Sketching Outdoors in "plein-air"
One of my favorite things to do when the weather gets nice is to take my oil pastels, or colored pencils, inks or watercolors, and sketch outdoors. A long time ago, I took a class in New York City called "Oil Sketching in Central Park." It was not my first, nor last class on drawing or painting outdoors, but it was the most memorable. You can capture the essence of something in a quick colorful sketch that you just can't capture when using a photo reference.
When I do sketch from the outdoors, I always take a reference photo just in case I may want to look at it later on, but often I don't do that.
There's such a pleasure sitting in the warm sun, and when the oil pastels get warm, they feel like lipstick, especially if you invest in the highest quality ones, such as Sennelier. I splurged on a large box of Sennelier 25 years ago and never regretted it. The colors are so much richer than the cheap, crayon-like pastels that most people start out with.
I sketch mostly in the summer, but this fall was warm and because of COVID, I really wanted to not waste the beautiful colors of fall, so I headed out to the Cleveland Metroparks and spend a weekend trying to capture the fall leaves. Oil pastels force you to be bold, as you get only a small range of colors, so the end results seems like the French "Fauve" (wild beast) painters such as Matisse. He's one of my favorites.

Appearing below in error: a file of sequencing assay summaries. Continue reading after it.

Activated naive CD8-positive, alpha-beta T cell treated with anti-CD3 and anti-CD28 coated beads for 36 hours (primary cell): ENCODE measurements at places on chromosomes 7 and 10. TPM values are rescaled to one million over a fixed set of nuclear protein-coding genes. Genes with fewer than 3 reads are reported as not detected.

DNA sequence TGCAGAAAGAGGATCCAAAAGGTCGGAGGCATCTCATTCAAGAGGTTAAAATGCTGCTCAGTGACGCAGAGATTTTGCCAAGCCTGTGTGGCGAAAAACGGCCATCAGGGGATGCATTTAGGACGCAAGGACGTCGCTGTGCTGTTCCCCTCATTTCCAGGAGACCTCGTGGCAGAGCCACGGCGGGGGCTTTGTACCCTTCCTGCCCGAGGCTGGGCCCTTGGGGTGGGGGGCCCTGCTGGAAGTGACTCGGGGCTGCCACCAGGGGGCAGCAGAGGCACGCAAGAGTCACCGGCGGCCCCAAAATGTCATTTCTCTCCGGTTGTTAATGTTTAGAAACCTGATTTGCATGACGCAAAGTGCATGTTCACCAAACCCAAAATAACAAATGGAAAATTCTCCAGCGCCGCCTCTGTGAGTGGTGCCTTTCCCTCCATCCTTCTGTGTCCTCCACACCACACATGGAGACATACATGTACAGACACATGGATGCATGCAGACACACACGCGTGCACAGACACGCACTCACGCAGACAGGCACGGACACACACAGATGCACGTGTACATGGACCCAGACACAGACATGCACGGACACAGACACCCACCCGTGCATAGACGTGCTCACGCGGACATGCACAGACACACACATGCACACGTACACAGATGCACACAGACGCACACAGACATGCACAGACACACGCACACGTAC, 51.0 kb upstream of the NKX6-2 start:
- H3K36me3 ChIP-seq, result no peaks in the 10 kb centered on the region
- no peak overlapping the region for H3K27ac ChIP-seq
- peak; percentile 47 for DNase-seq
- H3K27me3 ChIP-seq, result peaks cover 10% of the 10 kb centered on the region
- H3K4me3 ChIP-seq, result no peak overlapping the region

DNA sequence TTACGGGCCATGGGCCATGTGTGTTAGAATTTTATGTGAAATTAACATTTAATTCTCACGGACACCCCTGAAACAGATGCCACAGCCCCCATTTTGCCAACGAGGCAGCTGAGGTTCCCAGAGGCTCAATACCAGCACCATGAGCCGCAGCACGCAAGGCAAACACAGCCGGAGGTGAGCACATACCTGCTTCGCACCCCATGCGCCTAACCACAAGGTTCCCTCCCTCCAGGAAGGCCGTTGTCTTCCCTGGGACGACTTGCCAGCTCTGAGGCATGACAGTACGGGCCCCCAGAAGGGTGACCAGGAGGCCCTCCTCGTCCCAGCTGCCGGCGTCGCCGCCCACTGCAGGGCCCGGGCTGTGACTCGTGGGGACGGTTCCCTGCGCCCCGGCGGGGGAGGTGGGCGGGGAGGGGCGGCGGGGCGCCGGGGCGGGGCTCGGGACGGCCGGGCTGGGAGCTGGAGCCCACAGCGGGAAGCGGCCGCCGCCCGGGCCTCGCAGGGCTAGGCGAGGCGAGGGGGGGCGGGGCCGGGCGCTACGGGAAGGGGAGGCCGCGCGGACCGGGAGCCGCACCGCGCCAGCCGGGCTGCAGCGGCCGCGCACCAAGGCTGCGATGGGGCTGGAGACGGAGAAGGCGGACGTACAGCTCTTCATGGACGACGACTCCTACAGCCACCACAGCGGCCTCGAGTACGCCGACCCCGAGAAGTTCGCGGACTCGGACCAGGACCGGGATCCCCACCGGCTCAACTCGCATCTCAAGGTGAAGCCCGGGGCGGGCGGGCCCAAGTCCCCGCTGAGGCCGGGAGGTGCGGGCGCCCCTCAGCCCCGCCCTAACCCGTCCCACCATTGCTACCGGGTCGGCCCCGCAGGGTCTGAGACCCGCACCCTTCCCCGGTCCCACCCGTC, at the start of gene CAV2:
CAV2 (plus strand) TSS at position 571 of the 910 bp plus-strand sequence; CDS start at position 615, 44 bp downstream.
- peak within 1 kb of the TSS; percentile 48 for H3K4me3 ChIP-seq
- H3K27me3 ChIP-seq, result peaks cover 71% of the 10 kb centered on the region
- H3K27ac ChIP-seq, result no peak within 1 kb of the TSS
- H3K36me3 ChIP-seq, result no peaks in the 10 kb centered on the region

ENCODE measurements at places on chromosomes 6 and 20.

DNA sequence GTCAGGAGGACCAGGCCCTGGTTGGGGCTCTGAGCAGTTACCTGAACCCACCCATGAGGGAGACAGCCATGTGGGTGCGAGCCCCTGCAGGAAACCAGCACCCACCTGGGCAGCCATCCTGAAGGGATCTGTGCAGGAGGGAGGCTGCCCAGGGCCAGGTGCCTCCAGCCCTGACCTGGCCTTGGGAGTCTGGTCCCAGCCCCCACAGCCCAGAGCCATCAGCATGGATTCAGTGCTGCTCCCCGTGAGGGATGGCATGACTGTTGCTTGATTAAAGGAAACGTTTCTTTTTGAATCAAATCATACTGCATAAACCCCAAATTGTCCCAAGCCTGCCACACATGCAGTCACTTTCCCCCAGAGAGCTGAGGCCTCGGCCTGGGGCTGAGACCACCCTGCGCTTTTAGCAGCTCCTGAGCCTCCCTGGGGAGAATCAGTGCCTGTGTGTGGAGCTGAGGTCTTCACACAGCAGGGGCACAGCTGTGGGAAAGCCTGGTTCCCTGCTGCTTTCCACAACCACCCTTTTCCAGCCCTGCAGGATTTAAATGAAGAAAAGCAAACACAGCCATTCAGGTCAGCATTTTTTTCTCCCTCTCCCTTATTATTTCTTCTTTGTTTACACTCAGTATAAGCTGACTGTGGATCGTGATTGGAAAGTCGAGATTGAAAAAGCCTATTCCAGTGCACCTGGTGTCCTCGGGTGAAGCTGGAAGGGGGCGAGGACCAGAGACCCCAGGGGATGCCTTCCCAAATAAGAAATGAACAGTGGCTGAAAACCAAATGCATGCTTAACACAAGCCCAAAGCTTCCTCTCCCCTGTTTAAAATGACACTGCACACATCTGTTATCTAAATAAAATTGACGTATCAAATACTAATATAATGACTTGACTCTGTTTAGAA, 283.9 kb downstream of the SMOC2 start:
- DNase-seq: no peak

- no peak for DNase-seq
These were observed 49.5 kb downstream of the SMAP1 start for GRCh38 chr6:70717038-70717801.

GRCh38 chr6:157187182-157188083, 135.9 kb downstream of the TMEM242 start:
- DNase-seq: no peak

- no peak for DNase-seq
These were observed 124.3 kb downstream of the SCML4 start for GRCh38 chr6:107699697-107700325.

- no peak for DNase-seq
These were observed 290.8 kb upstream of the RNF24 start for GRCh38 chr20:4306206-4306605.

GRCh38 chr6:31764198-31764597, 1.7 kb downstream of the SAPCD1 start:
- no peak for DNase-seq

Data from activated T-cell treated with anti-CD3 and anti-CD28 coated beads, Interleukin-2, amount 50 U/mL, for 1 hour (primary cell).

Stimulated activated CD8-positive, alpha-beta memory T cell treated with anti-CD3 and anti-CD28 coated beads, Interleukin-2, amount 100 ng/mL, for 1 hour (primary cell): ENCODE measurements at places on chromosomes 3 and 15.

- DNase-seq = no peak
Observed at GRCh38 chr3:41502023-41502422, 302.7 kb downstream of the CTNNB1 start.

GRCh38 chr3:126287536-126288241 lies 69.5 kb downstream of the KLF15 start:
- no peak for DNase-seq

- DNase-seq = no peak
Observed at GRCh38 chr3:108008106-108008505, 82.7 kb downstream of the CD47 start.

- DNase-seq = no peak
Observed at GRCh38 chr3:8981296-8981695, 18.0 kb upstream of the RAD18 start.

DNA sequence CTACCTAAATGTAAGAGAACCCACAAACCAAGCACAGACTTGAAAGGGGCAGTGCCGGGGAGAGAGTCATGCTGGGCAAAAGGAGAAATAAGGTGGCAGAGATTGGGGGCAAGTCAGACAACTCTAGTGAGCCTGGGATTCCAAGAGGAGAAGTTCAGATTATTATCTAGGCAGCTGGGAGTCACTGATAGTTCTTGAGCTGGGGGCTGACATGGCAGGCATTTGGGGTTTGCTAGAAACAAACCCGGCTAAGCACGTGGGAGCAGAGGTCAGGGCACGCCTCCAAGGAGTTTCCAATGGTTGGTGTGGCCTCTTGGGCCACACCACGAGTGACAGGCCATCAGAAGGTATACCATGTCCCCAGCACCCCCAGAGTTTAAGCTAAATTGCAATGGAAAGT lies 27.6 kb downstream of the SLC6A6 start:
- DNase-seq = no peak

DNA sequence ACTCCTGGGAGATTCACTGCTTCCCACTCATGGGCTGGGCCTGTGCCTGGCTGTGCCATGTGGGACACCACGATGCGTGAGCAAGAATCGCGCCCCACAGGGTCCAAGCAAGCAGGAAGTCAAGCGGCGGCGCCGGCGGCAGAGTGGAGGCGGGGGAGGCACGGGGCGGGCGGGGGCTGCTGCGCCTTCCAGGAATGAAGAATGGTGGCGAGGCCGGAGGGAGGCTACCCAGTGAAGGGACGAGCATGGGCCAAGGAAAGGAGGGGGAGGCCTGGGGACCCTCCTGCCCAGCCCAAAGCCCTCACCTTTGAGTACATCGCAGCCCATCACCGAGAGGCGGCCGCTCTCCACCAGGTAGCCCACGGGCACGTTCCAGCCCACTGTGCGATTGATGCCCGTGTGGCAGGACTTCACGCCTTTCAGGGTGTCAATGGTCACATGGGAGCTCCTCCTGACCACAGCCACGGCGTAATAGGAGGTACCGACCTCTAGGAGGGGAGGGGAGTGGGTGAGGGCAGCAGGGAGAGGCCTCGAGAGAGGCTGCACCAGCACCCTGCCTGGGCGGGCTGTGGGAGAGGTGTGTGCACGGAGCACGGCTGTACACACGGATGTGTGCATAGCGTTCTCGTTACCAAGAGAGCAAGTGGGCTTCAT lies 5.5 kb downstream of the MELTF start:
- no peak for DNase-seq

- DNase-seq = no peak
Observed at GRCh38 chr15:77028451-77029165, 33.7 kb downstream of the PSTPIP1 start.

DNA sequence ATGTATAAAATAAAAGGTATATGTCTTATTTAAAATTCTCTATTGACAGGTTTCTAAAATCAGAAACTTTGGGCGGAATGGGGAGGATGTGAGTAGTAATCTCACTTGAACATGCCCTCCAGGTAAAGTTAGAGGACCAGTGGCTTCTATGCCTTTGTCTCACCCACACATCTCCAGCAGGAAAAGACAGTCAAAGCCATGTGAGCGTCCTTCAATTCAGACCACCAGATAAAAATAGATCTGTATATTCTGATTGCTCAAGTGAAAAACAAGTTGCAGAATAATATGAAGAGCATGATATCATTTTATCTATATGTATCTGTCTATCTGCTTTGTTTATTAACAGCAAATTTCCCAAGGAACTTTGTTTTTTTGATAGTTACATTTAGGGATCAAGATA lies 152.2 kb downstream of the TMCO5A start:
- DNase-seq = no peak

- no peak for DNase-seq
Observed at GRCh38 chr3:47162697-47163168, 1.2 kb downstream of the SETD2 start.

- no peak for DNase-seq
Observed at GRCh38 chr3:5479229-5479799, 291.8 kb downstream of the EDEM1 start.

Since I tend to have a bold, heavy hand, the oil pastels suit me. I use black paper as my background, which makes the colors "pop" even more. Using the limited palette forces a simplicity and immediacy that I really like.
I also like the idea of following a theme, such as Impressionist painter Claude Monet's haystacks, or cathedrals, where you paint the same image at a different time of day or season. I really love the green of the Lorain Bridge in the Rocky River Reservation. I drew this "en plein-air" this past summer, then came back twice in the fall, and added a figure to one of them. Here are the results.
The fall version:
and the fall version with figure:
If I'm up for it, maybe I'll brave the snow for a winter version!
During my lunch hours I walk in the lovely Cleveland Botanical Gardens. I've been using imagery from there for years for artwork. I especially love the intricate gate framing the garden and take photos in every season. Here's my fall version, and I have a snowy winter version in process.